New Bellevue Arts Museum Exhibition Shows the Plight of Refugees

Artist Humaira Abid kicks off her first solo American art exhibit.

By Brian Miller

refugee-art-crop

September 20, 2017

This article originally appeared in the September 2017 issue of Seattle Magazine.

Born in Pakistan, where she studied to be an artist, Humaira Abid came to the Northwest in 2008. (She and her husband now live in Renton, but return regularly to their hometown of Lahore.) Since then, she’s mostly been a creature of group shows, often with work created from wood—a preferred material, but hardly her only medium—being the unifying conceit. Now, she’s having her first American solo museum exhibition at Bellevue Arts Museum (BAM).

Refugees are the manifest theme of Searching for Home, giving the show a somber, topical punch. (The United Nations Refugee Agency estimates that there are now more than 65 million displaced persons worldwide.) In past works seen locally at BAM, the Tacoma Art Museum and ArtXchange Gallery, Abid’s art has explored feminist themes of miscarriage, fertility and domestic obligation. Searching for Home looks outward, in what BAM guest curator Jennifer-Navva Milliken calls “a site-specific installation featuring narratives, stories and portraits of refugees in the Pacific Northwest and Pakistan, and sociocultural themes of immigration, women and families.”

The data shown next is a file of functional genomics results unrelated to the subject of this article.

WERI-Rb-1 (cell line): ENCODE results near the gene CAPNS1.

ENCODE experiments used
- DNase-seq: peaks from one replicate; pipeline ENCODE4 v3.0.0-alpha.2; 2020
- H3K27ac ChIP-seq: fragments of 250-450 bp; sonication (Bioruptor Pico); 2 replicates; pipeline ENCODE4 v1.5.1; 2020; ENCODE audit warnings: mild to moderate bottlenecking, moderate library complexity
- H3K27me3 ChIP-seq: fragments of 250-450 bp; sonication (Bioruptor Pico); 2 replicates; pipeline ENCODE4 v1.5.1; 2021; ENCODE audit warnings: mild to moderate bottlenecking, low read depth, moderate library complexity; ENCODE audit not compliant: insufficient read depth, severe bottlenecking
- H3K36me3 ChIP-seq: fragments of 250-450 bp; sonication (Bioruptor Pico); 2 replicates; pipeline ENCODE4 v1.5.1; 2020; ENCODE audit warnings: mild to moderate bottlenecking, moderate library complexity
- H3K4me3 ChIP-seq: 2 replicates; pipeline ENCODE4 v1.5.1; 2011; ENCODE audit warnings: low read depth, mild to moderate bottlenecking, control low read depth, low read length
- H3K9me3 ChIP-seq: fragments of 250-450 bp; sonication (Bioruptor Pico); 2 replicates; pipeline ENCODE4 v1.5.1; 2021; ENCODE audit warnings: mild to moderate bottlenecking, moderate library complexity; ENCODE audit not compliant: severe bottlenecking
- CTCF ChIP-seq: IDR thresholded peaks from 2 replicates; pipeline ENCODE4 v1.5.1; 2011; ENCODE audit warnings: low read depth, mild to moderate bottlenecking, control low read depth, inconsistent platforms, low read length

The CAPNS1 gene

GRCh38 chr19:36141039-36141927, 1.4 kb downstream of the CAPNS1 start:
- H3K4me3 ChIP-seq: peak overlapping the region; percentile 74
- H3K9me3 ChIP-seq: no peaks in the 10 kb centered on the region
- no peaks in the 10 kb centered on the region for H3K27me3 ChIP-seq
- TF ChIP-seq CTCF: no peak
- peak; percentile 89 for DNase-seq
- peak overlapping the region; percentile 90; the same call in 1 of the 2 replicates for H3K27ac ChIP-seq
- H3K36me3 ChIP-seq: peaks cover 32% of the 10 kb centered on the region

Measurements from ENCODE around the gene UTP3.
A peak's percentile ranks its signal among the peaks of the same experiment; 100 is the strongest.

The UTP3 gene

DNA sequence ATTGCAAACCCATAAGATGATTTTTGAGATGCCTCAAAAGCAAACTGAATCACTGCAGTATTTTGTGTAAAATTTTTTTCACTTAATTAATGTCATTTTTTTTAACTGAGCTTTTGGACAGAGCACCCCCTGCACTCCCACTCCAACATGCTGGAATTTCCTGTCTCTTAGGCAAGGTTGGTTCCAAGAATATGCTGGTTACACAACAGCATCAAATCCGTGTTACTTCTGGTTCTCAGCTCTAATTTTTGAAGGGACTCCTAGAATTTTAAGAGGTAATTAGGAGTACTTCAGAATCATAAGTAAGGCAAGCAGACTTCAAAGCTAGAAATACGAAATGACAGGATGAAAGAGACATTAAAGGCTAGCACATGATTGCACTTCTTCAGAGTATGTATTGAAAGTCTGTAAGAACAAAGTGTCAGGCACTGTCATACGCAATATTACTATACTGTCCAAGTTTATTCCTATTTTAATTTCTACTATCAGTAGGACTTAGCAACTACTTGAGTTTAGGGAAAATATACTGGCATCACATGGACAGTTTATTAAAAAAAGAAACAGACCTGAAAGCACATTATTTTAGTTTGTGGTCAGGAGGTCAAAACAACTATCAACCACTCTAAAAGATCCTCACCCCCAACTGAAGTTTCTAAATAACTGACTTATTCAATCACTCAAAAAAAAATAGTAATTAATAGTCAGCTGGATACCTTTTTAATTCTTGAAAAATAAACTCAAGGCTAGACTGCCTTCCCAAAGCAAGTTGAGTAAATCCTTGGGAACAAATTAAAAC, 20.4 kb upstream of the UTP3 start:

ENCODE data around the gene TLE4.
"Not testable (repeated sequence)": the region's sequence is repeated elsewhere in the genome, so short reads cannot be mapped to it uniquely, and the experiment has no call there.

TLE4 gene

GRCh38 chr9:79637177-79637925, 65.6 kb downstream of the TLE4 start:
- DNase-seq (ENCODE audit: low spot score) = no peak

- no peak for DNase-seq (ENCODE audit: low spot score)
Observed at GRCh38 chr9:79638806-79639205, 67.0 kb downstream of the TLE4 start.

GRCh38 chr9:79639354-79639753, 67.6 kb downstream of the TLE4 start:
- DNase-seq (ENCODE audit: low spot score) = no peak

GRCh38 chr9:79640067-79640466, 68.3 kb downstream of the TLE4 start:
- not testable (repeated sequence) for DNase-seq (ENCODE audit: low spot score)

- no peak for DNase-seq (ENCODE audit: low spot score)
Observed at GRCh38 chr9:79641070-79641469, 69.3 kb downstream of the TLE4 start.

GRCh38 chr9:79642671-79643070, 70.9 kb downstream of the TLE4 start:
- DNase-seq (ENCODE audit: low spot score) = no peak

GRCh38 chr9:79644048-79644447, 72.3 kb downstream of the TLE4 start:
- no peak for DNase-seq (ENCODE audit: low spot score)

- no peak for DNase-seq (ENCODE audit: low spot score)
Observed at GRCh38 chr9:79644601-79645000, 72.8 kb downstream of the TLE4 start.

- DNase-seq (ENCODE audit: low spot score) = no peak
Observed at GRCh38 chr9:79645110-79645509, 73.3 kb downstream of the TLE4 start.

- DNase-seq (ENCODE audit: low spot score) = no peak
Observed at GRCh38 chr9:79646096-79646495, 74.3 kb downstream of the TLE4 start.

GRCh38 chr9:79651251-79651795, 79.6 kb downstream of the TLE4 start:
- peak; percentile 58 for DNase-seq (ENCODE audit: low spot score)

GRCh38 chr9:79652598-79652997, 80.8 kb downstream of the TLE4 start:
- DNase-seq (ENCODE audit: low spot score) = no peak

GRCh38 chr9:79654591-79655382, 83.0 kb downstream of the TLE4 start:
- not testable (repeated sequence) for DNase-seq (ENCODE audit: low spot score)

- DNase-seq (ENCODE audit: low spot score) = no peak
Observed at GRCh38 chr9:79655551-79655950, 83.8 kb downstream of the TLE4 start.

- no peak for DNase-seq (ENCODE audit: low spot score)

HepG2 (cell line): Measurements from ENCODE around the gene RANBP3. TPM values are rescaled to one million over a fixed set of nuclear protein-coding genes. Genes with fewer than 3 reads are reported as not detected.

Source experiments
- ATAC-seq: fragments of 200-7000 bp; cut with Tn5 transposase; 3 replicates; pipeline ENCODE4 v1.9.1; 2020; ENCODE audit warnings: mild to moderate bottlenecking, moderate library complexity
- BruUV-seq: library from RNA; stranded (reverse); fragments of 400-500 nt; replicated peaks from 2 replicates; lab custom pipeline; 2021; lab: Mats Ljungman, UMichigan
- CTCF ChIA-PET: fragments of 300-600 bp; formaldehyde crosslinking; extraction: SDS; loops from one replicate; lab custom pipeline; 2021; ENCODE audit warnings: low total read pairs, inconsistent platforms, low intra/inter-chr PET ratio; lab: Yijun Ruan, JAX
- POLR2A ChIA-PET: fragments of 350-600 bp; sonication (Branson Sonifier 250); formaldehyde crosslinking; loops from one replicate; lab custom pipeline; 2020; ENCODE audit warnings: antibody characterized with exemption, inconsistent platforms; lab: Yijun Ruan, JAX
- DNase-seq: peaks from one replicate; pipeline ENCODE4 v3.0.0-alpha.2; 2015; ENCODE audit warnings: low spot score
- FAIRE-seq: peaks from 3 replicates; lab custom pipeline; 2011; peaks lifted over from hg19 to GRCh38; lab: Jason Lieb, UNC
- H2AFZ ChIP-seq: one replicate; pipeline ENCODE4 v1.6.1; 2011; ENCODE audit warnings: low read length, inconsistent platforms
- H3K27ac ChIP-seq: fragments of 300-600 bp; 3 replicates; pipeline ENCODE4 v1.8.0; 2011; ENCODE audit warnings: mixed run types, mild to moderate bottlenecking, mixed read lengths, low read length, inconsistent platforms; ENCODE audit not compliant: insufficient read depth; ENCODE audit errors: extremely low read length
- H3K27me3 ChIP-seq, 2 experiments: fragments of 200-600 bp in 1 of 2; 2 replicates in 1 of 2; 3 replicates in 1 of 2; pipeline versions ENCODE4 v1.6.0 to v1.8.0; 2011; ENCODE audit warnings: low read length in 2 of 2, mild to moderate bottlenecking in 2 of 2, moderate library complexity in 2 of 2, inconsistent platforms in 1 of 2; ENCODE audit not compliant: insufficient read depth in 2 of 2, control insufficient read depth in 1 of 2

We see barbed wire, children’s lost shoes, dropped pacifiers and bloody, abandoned luggage—all life-size, created on human scale—in this immersive installation. Working in pine and mahogany, always splashed with her signature color of red, Abid suggests the sudden and sometimes violent dislocation of entire populations. Their scattered possessions imply the hasty decision—perhaps at gunpoint, prompted by bomb blast or under orders barked in German—about what to take and what to leave behind. Drop and flee, whether to survive or not.

In viewing the show, it’s worth remembering that much of downtown Bellevue was built on strawberry fields once owned and worked by Japanese-Americans. Abid’s quietly melancholy show reminds you of a past group demonized during wartime, right here on the home front. There’s a kinship with Roger Shimomura’s work, but drained of the ironic pop art colors. Her forlorn, ownerless luggage also recalls Ai Weiwei’s backpacks commemorating the schoolchildren who perished in China’s 2008 Sichuan earthquake. Abid’s polished objects almost seem sifted from fresh, smoldering rubble.

Searching for Home, 9/22–3/25/2018. Times and prices vary. Bellevue Arts Museum, Bellevue, 510 Bellevue Way NE; 425.519.0770.

 

Illustration by Arthur Mount

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